How can youth entrepreneurship and Africapitalism create much-needed jobs on the continent? What is the role of the private sector in this regard?
Entrepreneurship is a vital part of the humanitarian toolkit. In places where the local economy is under great stress due to armed conflict or violence, local entrepreneurs such as small-scale farmers or fishermen help keep the community afloat. This is why the ICRC places emphasis on its economic security activities – backstopping the role of the local private sector. The ICRC support to micro-economic initiatives in areas affected by armed conflict and violence is a prime example.
Beyond the small and local businesses, we also see a role for the private sector at large in supporting humanitarian action through innovative collaborations and financing. Youth make up, by far, the majority of the African population and thus the private sector has a definite role to play in creating the work environment and jobs for this enormous potential human resource for the continent.
The ICRC, through our work in areas of armed conflict and violence, is interested in working with the African private sector which would have difficulties to access and be reluctant to work in hard to reach and unstable areas. Ultimately, the humanitarian sector in collaboration with the private sector can really help in accelerating the stability, resilience and future prosperity in Africa.
What key projects does the ICRC execute to drive inclusion across all levels and how satisfactory are the results?
The ICRC is taking significant steps in ensuring inclusion in our internal work force as well as with external partners. For example, the ICRC assists vulnerable people through entrepreneurship. Notably women-headed households as well as persons with disabilities are in the focus of our micro-economic initiatives since they are particularly at risk in the fragile contexts where we work.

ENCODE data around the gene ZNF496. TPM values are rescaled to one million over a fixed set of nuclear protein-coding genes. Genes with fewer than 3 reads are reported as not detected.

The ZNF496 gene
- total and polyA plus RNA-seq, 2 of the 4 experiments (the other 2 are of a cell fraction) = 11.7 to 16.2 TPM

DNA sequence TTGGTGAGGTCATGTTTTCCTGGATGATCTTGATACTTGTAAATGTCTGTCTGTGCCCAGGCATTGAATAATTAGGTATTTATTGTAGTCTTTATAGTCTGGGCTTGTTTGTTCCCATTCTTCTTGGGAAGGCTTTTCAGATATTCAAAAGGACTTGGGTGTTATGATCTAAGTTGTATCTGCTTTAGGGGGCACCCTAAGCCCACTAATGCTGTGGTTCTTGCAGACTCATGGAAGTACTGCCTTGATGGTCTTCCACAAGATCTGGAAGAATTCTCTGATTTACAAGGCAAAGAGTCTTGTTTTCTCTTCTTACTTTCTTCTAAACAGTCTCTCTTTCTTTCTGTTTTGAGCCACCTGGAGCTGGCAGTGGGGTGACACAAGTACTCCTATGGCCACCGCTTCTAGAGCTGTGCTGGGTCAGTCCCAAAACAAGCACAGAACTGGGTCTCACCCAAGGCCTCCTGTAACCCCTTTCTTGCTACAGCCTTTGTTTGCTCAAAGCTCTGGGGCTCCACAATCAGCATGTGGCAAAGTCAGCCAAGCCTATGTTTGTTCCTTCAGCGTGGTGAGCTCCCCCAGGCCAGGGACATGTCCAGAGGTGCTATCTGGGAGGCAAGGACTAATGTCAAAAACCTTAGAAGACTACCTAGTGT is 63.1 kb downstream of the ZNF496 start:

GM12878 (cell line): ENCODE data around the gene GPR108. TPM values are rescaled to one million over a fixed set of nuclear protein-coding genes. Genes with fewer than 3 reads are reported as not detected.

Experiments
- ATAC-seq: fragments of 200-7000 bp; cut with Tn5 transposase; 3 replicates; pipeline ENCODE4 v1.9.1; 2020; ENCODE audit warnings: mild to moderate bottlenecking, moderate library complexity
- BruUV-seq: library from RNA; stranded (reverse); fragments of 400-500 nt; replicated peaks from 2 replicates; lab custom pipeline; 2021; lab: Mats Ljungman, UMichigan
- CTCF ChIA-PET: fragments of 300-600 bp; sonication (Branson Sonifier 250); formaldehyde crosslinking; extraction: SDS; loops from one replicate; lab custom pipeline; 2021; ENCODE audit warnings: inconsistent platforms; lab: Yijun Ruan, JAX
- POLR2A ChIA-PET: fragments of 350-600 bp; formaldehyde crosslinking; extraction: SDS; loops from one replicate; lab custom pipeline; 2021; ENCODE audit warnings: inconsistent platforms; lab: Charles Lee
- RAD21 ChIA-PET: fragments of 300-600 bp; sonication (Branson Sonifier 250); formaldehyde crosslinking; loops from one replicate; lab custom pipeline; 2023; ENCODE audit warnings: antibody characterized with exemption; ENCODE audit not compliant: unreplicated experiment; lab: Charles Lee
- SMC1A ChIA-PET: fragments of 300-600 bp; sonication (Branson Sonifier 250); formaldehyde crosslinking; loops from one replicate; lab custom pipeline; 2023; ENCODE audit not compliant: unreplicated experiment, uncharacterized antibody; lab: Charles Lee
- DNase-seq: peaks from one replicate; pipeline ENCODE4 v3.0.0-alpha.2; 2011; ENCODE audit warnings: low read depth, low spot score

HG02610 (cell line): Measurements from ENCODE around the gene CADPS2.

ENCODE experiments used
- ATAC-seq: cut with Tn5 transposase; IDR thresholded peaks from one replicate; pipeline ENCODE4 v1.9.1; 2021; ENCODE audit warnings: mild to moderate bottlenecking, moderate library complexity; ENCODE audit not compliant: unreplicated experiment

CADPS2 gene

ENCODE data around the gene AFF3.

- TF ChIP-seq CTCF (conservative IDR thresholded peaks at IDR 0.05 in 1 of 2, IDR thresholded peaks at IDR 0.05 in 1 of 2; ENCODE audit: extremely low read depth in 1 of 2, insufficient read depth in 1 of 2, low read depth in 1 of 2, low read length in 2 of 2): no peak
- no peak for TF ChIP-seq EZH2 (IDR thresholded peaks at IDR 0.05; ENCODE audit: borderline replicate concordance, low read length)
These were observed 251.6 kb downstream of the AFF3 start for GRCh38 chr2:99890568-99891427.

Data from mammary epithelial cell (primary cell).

Furthermore, the ICRC has developed a frame of analysis for our humanitarian response to consider the most affected populations – the people who have been severely affected by the armed conflict and violence. This frame of analysis ensures that the views of local actors and the people we are accountable to are integrated in our response. This is paramount if we want to achieve a much more inclusive ICRC response that is truly adapted to the needs of clear demographics, especially women, persons with disabilities, youth, minority groups and others.
Does Africa have the potential to become the China of tomorrow in terms of manufacturing? How can we empower more young people to achieve this goal?
To have a broader conversation about economic growth and the empowerment of young people, it is important to think about what kinds of opportunities are offered to this generation. Do they have food on the table, are they able to go to school, find meaningful work, or have access to health care – or will they be faced with difficult situations characterized by underinvestment, instability and potentially even armed conflict and violence? The ICRC focuses its energy on people most at risk of being left behind. We are concerned by the worsening humanitarian situations in the Lake Chad basin, the Sahel and also in other parts of the continent where the population and the youth are under very serious security threat with long term repercussions.
For people to be empowered they need stability, security and hope – which the private sector can partially supply. However, there is no secret, governments and armed actors must also do their share to ensure stability, security and hope for the future.